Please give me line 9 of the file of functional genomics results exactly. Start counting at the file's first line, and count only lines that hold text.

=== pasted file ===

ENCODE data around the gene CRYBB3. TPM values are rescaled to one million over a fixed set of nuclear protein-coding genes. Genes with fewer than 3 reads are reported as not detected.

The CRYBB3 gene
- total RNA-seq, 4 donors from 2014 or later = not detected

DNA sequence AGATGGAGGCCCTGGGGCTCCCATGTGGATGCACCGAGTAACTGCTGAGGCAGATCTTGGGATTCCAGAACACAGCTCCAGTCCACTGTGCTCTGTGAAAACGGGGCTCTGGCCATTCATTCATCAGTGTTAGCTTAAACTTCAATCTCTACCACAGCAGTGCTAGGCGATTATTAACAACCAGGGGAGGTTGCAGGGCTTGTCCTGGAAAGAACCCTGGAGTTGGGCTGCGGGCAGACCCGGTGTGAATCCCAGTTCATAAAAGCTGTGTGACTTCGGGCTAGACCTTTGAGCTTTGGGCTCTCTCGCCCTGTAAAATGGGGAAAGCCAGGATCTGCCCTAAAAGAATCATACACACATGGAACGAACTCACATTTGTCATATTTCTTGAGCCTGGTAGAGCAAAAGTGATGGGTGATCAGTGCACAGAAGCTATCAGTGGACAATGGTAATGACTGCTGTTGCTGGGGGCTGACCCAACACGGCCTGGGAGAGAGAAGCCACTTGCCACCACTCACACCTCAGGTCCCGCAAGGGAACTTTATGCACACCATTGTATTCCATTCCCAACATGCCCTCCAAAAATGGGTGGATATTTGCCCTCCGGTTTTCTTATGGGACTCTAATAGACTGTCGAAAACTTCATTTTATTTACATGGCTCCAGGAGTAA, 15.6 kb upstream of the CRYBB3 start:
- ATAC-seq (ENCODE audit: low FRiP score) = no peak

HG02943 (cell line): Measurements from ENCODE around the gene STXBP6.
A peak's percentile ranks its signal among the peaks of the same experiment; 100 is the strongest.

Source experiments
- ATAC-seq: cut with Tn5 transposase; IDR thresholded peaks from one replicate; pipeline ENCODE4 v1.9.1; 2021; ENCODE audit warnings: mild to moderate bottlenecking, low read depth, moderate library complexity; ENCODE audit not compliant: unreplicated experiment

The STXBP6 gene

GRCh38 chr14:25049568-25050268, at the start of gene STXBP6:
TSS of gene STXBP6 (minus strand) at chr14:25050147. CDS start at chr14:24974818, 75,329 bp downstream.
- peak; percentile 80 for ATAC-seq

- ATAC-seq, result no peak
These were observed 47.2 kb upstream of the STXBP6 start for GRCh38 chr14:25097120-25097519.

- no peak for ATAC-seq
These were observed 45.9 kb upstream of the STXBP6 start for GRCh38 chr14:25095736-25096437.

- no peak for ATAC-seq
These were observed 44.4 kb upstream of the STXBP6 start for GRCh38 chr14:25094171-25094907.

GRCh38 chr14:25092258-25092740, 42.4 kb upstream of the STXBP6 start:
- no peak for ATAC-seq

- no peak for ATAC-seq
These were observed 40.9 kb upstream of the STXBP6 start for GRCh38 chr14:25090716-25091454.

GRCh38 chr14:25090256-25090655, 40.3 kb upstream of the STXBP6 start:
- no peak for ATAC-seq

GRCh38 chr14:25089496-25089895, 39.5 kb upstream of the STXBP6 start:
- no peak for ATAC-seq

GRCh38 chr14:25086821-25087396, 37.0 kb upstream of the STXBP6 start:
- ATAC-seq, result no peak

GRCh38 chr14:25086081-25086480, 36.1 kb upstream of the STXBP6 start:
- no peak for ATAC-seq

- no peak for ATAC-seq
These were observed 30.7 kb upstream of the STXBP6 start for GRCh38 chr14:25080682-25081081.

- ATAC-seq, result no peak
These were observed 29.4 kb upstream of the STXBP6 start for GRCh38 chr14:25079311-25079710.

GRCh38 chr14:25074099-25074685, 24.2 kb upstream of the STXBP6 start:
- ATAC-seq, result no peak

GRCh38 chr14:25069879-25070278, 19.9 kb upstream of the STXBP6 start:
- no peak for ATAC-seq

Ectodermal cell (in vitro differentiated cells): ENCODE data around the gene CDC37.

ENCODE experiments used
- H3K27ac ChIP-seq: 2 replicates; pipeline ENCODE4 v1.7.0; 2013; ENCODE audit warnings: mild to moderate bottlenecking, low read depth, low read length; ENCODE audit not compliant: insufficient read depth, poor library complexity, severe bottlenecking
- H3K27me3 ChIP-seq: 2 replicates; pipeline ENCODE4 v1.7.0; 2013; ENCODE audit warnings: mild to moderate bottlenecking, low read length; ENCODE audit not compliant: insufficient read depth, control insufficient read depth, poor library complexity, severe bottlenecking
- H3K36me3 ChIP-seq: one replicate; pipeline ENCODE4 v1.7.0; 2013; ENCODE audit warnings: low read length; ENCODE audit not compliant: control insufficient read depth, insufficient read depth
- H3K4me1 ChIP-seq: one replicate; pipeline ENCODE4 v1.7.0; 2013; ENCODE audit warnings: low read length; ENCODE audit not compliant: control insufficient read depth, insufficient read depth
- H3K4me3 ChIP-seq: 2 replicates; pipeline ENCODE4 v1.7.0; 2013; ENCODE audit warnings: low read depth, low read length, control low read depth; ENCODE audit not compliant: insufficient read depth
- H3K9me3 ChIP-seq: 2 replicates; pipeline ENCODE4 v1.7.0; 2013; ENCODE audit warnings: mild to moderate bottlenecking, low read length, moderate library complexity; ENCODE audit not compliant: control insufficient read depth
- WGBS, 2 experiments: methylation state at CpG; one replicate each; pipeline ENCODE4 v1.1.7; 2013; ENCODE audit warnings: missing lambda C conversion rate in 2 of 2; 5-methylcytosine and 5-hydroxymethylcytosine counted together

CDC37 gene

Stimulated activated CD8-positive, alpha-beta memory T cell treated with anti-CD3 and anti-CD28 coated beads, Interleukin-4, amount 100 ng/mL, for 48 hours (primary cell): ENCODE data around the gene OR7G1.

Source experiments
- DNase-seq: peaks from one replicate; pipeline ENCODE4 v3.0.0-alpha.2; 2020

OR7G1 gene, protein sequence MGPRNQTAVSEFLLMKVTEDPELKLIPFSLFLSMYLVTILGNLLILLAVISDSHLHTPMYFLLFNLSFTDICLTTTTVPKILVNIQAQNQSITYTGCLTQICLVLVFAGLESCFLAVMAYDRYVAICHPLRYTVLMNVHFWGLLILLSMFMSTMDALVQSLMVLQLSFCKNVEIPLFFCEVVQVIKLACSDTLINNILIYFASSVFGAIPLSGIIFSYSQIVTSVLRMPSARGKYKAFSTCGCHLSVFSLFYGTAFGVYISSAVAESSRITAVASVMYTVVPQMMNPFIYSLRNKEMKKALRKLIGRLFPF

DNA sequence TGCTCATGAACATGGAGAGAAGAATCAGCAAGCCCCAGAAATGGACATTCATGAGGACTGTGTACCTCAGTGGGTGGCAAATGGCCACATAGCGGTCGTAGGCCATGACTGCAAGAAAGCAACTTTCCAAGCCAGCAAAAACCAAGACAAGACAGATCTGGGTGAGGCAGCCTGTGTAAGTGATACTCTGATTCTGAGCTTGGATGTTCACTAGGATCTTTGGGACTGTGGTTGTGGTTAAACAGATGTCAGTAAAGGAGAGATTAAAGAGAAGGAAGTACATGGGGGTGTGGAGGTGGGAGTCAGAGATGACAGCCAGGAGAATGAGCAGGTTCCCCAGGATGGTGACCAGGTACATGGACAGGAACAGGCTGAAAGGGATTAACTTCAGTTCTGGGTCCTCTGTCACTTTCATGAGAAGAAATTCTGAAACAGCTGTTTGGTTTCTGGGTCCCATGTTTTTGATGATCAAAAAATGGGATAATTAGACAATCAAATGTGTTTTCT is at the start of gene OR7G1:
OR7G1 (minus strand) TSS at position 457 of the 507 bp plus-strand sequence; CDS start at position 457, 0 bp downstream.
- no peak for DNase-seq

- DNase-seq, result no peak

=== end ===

- ATAC-seq: cut with Tn5 transposase; IDR thresholded peaks from one replicate; pipeline ENCODE4 v1.9.1; 2021; ENCODE audit warnings: mild to moderate bottlenecking, low read depth, moderate library complexity; ENCODE audit not compliant: unreplicated experiment